• Disciples of the Crow (18:56, HD) – The coolest extra in this packed collection is this short film adaptation of King’s story from writer/director/editor John Woodward. It was released a year before Kiersch’s version. It was previously available in parts on Youtube, but not in HD.


 Arrow Video October Wrap-Up

 Arrow Video October Wrap-Up

 Arrow Video October Wrap-Up

 Arrow Video October Wrap-Up

 Arrow Video October Wrap-Up


Arrow Video October Wrap-Up

Blood Feast

(1963)
Note: This is the same disc that was included with Arrow’s larger Herschell Gordon Lewis Feast collection, so I am reusing sections from that review

A catering store owner named Fuad Ramses (Mal Arnold) hatches a scheme to appeal to the ancient Egyptian goddess Ishtar by murdering co-eds and combining their body parts as a blood offering.

Herschell Gordon Lewis, aka: The Godfather of Gore, who died just over a year ago on September 26th, 2016, is perhaps the most important bad filmmaker in the history of the medium. He was best-known for his groundbreaking gore films, which bent censorship laws and laid the groundwork for hyper-violent movies of all genres. He was also a one-time advertising executive, author, English professor, and studio director who has compared his movies Walt Whitman poems – “They’re no good, but they were the first of their kind.”

Though he had made ‘Nudie Cuties’ and similar innocent sex comedies for a number of years prior to his foray into horror, the legend of Herschell Gordon Lewis really begins with Blood Feast. Every vital piece of his burgeoning Splatter Movie formula is present – stiff performances from amateur actors (many of whom would show up in future Lewis projects), a bare minimum plot (the original script was reportedly only 14 pages long), eye-rolling jokes, and the best gore effects/production design that $24,500 can buy. Blood Feast is, by all logical accounts, an awful movie that checks every box on the neophyte filmmaker laundry list, yet it’s colourful, funny (sometimes on purpose!), and short enough (only 67 minutes) to be entertaining in spite of itself. The violence was somehow still shocking enough to keep the film banned in several countries until the 1990s. I suppose that Lewis’ clumsy approach lends an uncomfortable air to the footage – as if it could be a real snuff film (minus the mannequin legs and cow tongues). Blood Feast had a spiritual, but unofficial sequel in the form of Jackie Kong’s Blood Diner (1987) and Lewis himself made a belated sequel in 2002 called Blood Feast 2: All U Can Eat.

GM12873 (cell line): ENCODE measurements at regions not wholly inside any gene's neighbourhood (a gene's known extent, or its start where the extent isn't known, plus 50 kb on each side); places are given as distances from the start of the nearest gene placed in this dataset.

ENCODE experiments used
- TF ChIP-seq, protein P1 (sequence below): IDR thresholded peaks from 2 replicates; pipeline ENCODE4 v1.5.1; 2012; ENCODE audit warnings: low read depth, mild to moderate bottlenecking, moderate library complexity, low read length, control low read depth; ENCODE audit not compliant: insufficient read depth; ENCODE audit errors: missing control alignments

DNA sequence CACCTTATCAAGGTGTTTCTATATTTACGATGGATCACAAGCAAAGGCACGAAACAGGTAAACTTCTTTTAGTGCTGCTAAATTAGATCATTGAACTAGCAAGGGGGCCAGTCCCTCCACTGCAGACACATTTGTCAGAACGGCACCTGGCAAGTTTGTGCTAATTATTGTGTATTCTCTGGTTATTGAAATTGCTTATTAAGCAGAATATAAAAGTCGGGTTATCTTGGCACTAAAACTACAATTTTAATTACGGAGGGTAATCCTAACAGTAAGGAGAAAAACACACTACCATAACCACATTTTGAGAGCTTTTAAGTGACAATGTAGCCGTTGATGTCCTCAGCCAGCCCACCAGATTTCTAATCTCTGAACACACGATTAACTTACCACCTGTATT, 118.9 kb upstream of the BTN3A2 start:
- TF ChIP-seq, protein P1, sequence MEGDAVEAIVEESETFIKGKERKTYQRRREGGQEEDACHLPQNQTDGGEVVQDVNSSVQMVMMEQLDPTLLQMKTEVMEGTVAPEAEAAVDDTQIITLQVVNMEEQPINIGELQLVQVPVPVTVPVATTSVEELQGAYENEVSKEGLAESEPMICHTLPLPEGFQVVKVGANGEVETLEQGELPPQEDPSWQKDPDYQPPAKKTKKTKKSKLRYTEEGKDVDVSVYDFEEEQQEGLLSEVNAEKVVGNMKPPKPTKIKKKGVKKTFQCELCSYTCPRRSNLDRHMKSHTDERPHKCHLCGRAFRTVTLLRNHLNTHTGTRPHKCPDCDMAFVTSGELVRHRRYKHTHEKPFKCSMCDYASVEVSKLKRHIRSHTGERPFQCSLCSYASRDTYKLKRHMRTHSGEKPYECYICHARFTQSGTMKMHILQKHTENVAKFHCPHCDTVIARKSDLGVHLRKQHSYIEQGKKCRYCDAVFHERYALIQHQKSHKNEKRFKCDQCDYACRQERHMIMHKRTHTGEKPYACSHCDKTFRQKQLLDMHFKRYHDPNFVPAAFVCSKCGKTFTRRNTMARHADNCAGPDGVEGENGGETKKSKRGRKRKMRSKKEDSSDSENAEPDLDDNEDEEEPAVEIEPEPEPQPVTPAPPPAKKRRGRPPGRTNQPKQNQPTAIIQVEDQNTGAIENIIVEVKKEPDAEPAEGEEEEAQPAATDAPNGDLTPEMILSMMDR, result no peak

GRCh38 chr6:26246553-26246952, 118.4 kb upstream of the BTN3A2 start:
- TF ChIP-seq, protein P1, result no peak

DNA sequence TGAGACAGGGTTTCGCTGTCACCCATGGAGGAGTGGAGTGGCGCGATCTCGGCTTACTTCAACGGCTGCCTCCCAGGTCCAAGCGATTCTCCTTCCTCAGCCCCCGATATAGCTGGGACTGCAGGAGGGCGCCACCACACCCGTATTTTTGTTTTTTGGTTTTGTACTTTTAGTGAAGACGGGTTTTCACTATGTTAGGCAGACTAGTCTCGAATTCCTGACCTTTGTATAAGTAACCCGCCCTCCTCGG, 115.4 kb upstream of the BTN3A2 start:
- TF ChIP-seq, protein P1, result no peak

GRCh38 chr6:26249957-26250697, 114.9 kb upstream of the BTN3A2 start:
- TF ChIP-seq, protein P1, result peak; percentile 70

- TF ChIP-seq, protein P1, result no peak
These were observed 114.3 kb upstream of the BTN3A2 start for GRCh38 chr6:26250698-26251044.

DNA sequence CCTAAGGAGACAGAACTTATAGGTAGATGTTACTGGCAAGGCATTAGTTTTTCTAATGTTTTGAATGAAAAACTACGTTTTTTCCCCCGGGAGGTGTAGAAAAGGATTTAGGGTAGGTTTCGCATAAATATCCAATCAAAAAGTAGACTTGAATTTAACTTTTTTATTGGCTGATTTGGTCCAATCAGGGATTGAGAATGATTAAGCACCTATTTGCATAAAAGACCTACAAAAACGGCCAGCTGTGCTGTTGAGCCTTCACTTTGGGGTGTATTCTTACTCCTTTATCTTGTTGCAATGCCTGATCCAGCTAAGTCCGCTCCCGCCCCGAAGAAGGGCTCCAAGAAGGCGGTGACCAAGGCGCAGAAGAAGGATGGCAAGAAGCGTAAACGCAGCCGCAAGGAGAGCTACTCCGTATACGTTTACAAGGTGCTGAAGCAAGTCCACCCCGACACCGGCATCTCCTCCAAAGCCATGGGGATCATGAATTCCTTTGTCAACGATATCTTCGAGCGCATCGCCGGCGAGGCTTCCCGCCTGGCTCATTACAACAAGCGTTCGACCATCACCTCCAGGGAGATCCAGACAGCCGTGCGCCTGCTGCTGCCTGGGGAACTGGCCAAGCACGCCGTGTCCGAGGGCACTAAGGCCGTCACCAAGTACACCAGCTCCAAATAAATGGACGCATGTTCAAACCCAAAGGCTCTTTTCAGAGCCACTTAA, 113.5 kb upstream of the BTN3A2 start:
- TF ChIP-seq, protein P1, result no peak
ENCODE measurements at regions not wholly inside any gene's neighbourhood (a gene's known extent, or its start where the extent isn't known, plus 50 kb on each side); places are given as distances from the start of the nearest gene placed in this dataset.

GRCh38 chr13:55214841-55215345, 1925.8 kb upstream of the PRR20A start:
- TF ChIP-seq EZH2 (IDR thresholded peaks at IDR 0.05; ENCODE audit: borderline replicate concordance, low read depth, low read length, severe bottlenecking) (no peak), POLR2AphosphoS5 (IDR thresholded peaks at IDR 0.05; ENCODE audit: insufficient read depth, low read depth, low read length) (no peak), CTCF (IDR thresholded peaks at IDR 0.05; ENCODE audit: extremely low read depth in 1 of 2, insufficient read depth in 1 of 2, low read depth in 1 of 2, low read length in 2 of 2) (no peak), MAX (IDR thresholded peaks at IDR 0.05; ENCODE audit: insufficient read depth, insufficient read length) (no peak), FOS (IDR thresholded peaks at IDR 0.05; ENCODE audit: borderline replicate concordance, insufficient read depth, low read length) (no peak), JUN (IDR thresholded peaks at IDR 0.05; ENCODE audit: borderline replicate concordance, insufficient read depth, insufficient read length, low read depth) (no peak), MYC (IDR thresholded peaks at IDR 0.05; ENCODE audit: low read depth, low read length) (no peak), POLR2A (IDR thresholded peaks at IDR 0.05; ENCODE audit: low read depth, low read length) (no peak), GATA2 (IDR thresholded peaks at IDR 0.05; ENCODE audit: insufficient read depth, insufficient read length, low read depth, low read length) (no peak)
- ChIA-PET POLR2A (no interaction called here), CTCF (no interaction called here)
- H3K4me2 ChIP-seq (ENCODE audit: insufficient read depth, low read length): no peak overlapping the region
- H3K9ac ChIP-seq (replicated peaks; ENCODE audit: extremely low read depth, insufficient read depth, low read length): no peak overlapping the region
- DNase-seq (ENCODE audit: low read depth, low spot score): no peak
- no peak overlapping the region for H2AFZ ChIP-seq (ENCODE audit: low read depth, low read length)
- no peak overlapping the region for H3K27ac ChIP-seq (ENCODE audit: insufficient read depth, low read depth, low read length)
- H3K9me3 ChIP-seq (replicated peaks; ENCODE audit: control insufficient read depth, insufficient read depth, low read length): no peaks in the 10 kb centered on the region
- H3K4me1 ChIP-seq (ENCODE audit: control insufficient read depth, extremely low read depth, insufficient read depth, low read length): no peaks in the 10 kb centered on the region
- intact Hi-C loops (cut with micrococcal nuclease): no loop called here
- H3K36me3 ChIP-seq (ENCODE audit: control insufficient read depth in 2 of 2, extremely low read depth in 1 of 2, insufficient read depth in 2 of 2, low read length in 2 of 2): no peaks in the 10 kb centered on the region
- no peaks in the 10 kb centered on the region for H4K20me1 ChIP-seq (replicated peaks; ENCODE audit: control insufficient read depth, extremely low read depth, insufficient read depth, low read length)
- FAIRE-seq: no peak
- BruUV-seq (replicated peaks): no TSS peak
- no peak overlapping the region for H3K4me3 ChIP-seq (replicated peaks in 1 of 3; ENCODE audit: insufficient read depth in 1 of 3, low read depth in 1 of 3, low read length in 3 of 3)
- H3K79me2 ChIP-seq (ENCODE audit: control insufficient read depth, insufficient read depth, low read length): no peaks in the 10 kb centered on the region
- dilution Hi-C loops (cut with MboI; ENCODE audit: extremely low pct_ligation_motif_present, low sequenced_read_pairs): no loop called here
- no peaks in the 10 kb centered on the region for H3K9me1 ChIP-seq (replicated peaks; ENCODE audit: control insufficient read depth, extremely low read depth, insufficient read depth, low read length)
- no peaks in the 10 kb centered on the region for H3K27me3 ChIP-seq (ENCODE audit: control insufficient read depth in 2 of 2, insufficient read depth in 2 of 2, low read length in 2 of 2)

For a long time, Something Weird Video was H.G. Lewis’ home on North American home video. In fact, it appears that most of their releases are still in print (and the ones that aren’t are available for download from SWV’s site). Over the years, SWV only issued five Lewis flicks on Blu-ray (with help from Image Entertainment). These include a triple-feature Blood Trilogy release of Blood Feast, Two Thousand Maniacs, and Color Me Blood Red, and a double-feature containing Wizard of Gore and Gore Gore Girls. According to their notes, Arrow scanned Blood Feast’s source materials in 2K and the completed film grading and digital restoration in house.

Arrow issued the following statement in along with this collection:
Quote: Although the best existing elements were sourced for this project and every attempt was made to present the films in this collection in the highest quality possible, some of the films still exhibit varying degrees of damage that could not be digitally repaired to our satisfaction....Throughout the restoration workflow process, our priority was to retain the original photochemical look of the films rather than create unwanted digital artefacts by heavy handed picture cleanup. Therefore, many of the films in this collection exhibit "warts and all" appearance, in keeping with their distribution history and physical condition.